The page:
There are several signal paths between the BS and the target. The first and second detectable paths are utilized in the proposed localization method. We use a new parameter \( {p}_i^{k_i} \) to represent the probability of that the first or second detectable path is the path k i (k i  = 1, 2, …, K i ) which represents the VS number, where i = 1, 2,…,N denotes the BS number.

When the underwater signal channel is stable, the first and second detectable paths are stable too. The two path numbers are q1 and q2. We can get
$$ {p}_i^{k_i}=\left\{\begin{array}{c}1\kern1em {k}_i={q}_1\ or\ {q}_2\\ {}0\kern1em {k}_i\ne {q}_1\ or\ {q}_2\end{array}\right. $$
(23)

When the underwater signal channel is complicated with relatively large flow of fish, the first and second detectable paths may be not the same in every measurement, so \( {p}_i^{k_i} \) needs to be practically measured.

The probability that the paths q1 and q2 are the first and second detectable paths can be obtained as
$$ {P}_i^{q_1{q}_2}={p}_i^{q_1}+{p}_i^{q_2}-1 $$
(24)
The Fisher information matrix of the proposed method can be given as
$$ {\mathbf{J}}_0=E\left\{\left[\frac{\partial }{\partial \mathbf{w}}\ln f\left(\boldsymbol{\Lambda} |\mathbf{w}\right)\right]{\left[\frac{\partial }{\partial \mathbf{w}}\ln f\left(\boldsymbol{\Lambda} |\mathbf{w}\right)\right]}^T\right\}=\sum \limits_{j=1}^{K_1!\times {K}_2!\times \dots \times {K}_N!}{P}_j\left[\frac{\partial }{\partial \mathbf{w}}\ln f\left({\boldsymbol{\Lambda}}_j|\mathbf{w}\right)\right]{\left[\frac{\partial }{\partial \mathbf{w}}\ln f\left({\boldsymbol{\Lambda}}_j|\mathbf{w}\right)\right]}^T $$
(25)
where
w = [x m , y m ] T
$$ {\displaystyle \begin{array}{l}{P}_{j=1}={P}_1^{1,2}\times {P}_2^{1,2}\times \dots \times {P}_N^{1,2}\\ {}{P}_{j=2}={p}_1^{2,1}\times {p}_2^{1,2}\times \dots \times {p}_N^{1,2}\\ {}\kern3.5em \dots \\ {}{P}_{j={K}_1!}={p}_1^{K_1,{K}_1-1}\times {p}_2^{1,2}\times \dots \times {p}_N^{1,2}\\ {}\kern3.5em \dots \\ {}{P}_{j={K}_1!\times {K}_2!\times \dots \times {K}_N!}={p}_1^{K_1,{K}_1-1}\times {p}_2^{K_2,{K}_2-1}\times \dots \times {p}_N^{K_N,{K}_N-1}\end{array}} $$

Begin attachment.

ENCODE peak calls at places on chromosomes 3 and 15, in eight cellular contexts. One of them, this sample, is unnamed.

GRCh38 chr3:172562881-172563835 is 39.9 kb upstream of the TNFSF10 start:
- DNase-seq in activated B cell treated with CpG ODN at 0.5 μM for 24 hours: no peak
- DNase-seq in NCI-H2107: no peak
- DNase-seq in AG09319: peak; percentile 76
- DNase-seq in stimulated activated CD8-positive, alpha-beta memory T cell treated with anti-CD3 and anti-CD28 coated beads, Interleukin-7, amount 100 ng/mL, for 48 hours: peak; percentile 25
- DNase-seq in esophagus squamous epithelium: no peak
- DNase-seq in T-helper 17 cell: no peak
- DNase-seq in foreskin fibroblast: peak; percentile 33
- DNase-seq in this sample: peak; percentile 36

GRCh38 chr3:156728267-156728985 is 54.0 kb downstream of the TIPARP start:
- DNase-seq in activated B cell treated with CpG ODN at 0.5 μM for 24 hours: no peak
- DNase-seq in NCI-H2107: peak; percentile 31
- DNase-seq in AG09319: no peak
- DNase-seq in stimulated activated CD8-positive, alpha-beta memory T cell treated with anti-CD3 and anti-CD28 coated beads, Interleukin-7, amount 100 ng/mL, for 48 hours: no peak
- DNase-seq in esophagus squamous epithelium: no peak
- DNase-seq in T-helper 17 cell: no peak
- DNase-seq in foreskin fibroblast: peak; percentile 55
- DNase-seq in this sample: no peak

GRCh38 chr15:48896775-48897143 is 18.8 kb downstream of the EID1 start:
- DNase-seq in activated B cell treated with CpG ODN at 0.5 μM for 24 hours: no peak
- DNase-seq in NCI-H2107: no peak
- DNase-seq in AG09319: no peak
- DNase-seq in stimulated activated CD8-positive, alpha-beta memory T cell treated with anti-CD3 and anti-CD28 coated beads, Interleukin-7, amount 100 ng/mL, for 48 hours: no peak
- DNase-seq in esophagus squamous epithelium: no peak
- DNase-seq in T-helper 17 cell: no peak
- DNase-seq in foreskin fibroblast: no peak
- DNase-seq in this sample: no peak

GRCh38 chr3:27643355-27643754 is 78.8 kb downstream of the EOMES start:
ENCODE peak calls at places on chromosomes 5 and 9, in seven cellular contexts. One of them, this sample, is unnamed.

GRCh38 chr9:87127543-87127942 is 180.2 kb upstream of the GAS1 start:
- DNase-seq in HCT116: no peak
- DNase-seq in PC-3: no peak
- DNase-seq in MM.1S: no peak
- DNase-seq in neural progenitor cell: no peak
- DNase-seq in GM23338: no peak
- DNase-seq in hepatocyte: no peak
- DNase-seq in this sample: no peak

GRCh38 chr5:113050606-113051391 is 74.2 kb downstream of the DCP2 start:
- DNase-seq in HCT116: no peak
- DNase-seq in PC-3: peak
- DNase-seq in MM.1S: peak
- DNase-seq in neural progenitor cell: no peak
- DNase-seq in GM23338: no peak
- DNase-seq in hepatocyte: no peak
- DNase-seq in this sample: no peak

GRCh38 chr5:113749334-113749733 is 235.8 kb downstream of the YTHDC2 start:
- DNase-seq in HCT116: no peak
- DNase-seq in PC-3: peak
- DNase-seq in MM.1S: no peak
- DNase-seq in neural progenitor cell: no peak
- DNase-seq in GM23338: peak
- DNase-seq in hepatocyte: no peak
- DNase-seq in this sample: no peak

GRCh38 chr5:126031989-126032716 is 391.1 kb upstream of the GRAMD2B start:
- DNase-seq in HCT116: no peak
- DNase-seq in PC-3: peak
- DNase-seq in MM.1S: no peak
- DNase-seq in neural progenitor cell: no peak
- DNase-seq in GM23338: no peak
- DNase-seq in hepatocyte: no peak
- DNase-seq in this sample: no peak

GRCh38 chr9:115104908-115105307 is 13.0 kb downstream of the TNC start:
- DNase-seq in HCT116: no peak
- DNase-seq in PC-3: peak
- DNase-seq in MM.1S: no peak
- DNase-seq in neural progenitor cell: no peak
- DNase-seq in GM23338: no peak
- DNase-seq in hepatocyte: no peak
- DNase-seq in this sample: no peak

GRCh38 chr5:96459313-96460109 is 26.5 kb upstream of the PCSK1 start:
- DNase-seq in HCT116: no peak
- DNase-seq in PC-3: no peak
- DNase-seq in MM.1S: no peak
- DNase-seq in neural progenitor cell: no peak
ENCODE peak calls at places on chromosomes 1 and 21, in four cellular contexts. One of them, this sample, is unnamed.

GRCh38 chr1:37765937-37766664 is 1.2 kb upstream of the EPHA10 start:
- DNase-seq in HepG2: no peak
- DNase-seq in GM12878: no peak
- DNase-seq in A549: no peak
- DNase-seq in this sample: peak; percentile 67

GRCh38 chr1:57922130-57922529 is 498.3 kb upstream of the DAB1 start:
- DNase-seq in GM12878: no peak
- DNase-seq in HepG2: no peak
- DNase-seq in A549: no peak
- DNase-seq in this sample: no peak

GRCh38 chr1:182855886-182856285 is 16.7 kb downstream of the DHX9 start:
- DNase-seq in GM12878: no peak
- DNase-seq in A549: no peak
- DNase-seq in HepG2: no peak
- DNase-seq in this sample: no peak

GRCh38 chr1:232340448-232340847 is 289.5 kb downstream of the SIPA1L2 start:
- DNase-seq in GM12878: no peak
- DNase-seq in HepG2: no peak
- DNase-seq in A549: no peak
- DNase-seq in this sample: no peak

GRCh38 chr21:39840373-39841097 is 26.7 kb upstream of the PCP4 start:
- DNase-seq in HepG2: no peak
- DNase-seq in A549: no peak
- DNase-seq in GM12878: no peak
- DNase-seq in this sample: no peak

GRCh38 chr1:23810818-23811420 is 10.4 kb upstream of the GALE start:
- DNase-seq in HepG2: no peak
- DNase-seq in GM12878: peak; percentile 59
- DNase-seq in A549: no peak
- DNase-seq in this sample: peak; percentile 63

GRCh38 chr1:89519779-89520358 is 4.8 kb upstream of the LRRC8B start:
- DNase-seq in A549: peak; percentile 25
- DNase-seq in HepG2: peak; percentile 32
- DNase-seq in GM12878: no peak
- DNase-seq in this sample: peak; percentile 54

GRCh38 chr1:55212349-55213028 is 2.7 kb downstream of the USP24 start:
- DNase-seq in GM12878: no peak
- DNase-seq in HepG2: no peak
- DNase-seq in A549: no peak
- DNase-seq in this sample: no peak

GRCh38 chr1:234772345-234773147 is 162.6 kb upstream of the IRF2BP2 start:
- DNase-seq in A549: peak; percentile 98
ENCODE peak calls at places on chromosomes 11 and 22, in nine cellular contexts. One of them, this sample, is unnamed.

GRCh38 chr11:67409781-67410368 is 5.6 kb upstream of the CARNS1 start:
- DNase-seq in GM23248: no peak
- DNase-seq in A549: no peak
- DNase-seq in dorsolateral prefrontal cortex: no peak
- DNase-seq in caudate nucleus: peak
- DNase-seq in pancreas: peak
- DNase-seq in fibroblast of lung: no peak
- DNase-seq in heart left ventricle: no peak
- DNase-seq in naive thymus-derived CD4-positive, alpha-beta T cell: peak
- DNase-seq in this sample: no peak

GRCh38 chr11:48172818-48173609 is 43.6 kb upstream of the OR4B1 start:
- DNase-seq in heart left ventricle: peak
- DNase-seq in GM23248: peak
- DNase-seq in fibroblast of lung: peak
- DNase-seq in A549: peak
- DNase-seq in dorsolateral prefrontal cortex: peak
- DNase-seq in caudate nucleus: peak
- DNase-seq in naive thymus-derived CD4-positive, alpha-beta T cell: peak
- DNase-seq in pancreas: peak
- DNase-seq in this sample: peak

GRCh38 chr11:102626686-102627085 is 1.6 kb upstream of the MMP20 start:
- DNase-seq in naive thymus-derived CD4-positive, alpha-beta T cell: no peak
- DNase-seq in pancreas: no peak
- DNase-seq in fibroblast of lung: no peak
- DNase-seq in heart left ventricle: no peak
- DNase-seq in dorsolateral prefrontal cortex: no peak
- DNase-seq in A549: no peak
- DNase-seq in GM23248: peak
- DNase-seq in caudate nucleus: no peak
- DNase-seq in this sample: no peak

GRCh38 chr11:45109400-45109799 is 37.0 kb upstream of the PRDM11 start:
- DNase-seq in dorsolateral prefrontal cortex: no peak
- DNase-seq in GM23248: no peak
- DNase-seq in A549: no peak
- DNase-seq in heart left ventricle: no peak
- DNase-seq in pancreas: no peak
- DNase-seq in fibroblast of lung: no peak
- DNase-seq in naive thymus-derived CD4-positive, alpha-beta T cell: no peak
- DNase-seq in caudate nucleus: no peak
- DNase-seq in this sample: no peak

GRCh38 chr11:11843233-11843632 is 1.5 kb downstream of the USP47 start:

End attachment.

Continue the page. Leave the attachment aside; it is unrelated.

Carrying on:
Λ is the measurement vector with
$$ {\displaystyle \begin{array}{l}{\boldsymbol{\Lambda}}_{j=1}=\left[{\Lambda}_1^{1,2},{\Lambda}_2^{1,2},\dots, {\Lambda}_N^{1,2}\right]\\ {}{\boldsymbol{\Lambda}}_{j=2}=\left[{\Lambda}_1^{2,1},{\Lambda}_2^{1,2},\dots, {\Lambda}_N^{1,2}\right]\\ {}\kern5.5em \dots \\ {}{\boldsymbol{\Lambda}}_{j={K}_1!}=\left[{\Lambda}_1^{K_1,{K}_1-1}\times {\Lambda}_2^{1,2}\times \dots \times {\Lambda}_N^{1,2}\right]\\ {}\kern5.5em \dots \\ {}{\boldsymbol{\Lambda}}_{j={K}_1!\times {K}_2!\times \dots \times {K}_N!}=\left[{\Lambda}_1^{K_1,{K}_1-1}\times {\Lambda}_2^{K_2,{K}_2-1}\times \dots \times {\Lambda}_N^{K_N,{K}_N-1}\right]\end{array}} $$
$$ \boldsymbol{\Lambda} ={\left[{\boldsymbol{\Lambda}}_{\mathrm{TOA}}^T|{\boldsymbol{\Lambda}}_{\mathrm{DOA}}^T\right]}^T $$
$$ {\Lambda}_{\mathrm{TOA}i}={d}_i+{n}_i=\sqrt{{\left({x}_m-{x}_{Bi}\right)}^2+{\left({y}_m-{y}_{Bi}\right)}^2}+{n}_i $$
$$ {\Lambda}_{\mathrm{DOA}i}={\theta}_i+{n}_i=\arctan \frac{y_m-{y}_{Bi}}{x_m-{x}_{Bi}}+{n}_i $$
The CRLB can be given as
$$ {\sigma}_{\mathrm{CRLB}}^2= tr\left({\mathbf{J}}_0^{-1}\right)= tr\left(\sum \limits_{j=1}^{K_1!\times {K}_2!\times \dots \times {K}_N!}{P}_j{\left({{\mathbf{H}}_j}^T{\mathbf{QH}}_j\right)}^{-1}\right) $$
(26)
where Q is the covariance matrix and H is the Jacobian matrix of μ(w) and can be given as
$$ \mathbf{H}=\frac{\partial \boldsymbol{\upmu} \left(\mathbf{w}\right)}{\partial {\mathbf{w}}^T} $$
(27)
$$ {\mathbf{H}}_{j=1}=\left[\begin{array}{cc}\begin{array}{l}\frac{x-{x}_1^1}{d_{V1}^1}\\ {}\frac{x-{x}_1^2}{d_{V1}^2}\end{array}& \begin{array}{l}\frac{y-{y}_1^1}{d_{V1}^1}\\ {}\frac{y-{y}_1^2}{d_{V1}^2}\end{array}\\ {}\begin{array}{l}\frac{x-{x}_2^1}{d_{V2}^1}\\ {}\frac{x-{x}_2^2}{d_{V2}^2}\end{array}& \begin{array}{l}\frac{y-{y}_2^1}{d_{V2}^1}\\ {}\frac{y-{y}_2^2}{d_{V2}^2}\end{array}\\ {}\dots & \dots \\ {}\begin{array}{l}\frac{x-{x}_N^1}{d_{VN}^1}\\ {}\frac{x-{x}_N^2}{d_{VN}^2}\\ {}-\frac{y-{y}_1^1}{{\left({d}_{V1}^1\right)}^2}\\ {}-\frac{y-{y}_1^2}{{\left({d}_{V2}^2\right)}^2}\\ {}\dots \\ {}-\frac{y-{y}_N^1}{{\left({d}_{VN}^1\right)}^2}\\ {}-\frac{y-{y}_N^2}{{\left({d}_{VN}^2\right)}^2}\end{array}& \begin{array}{l}\frac{y-{y}_N^1}{d_{VN}^1}\\ {}\frac{y-{y}_N^2}{d_{VN}^2}\\ {}\frac{x-{x}_1^1}{{\left({d}_{V1}^1\right)}^2}\\ {}\frac{x-{x}_1^2}{{\left({d}_{V1}^2\right)}^2}\\ {}\dots \\ {}\frac{x-{x}_N^1}{{\left({d}_{VN}^1\right)}^2}\\ {}\frac{x-{x}_N^2}{{\left({d}_{VN}^2\right)}^2}\end{array}\end{array}\right],\dots, {\mathbf{H}}_{j={K}_1!\times {K}_2!\times \dots \times {K}_N!}=\left[\begin{array}{cc}\begin{array}{l}\frac{x-{x}_1^{K_1-1}}{d_{V1}^{K_1-1}}\\ {}\frac{x-{x}_1^{K_1}}{d_{V1}^{K_1}}\end{array}& \begin{array}{l}\frac{y-{y}_1^{K_1-1}}{d_{V1}^{K_1-1}}\\ {}\frac{y-{y}_1^{K_1}}{d_{V1}^{K_1}}\end{array}\\ {}\begin{array}{l}\frac{x-{x}_2^{K_2-1}}{d_{V2}^{K_2-1}}\\ {}\frac{x-{x}_2^{K_2}}{d_{V2}^{K_2}}\end{array}& \begin{array}{l}\frac{y-{y}_2^{K_2-1}}{d_{V2}^{K_2-1}}\\ {}\frac{y-{y}_2^{K_2}}{d_{V2}^{K_2}}\end{array}\\ {}\dots & \dots \\ {}\begin{array}{l}\frac{x-{x}_N^{K_N-1}}{d_{VN}^{K_N-1}}\\ {}\frac{x-{x}_N^{K_N}}{d_{VN}^{K_N}}\\ {}-\frac{y-{y}_1^{K_1-1}}{{\left({d}_{V1}^{K_1-1}\right)}^2}\\ {}-\frac{y-{y}_1^{K_1}}{{\left({d}_{V2}^{K_1}\right)}^2}\\ {}\dots \\ {}-\frac{y-{y}_N^{K_N-1}}{{\left({d}_{VN}^{K_N-1}\right)}^2}\\ {}-\frac{y-{y}_N^{K_N}}{{\left({d}_{VN}^{K_N}\right)}^2}\end{array}& \begin{array}{l}\frac{y-{y}_N^{K_N-1}}{d_{VN}^{K_N-1}}\\ {}\frac{y-{y}_N^{K_N}}{d_{VN}^{K_N}}\\ {}\frac{x-{x}_1^{K_1-1}}{{\left({d}_{V1}^{K_1-1}\right)}^2}\\ {}\frac{x-{x}_1^{K_1}}{{\left({d}_{V1}^{K_1}\right)}^2}\\ {}\dots \\ {}\frac{x-{x}_N^{K_N-1}}{{\left({d}_{VN}^{K_N-1}\right)}^2}\\ {}\frac{x-{x}_N^{K_N}}{{\left({d}_{VN}^{K_N}\right)}^2}\end{array}\end{array}\right] $$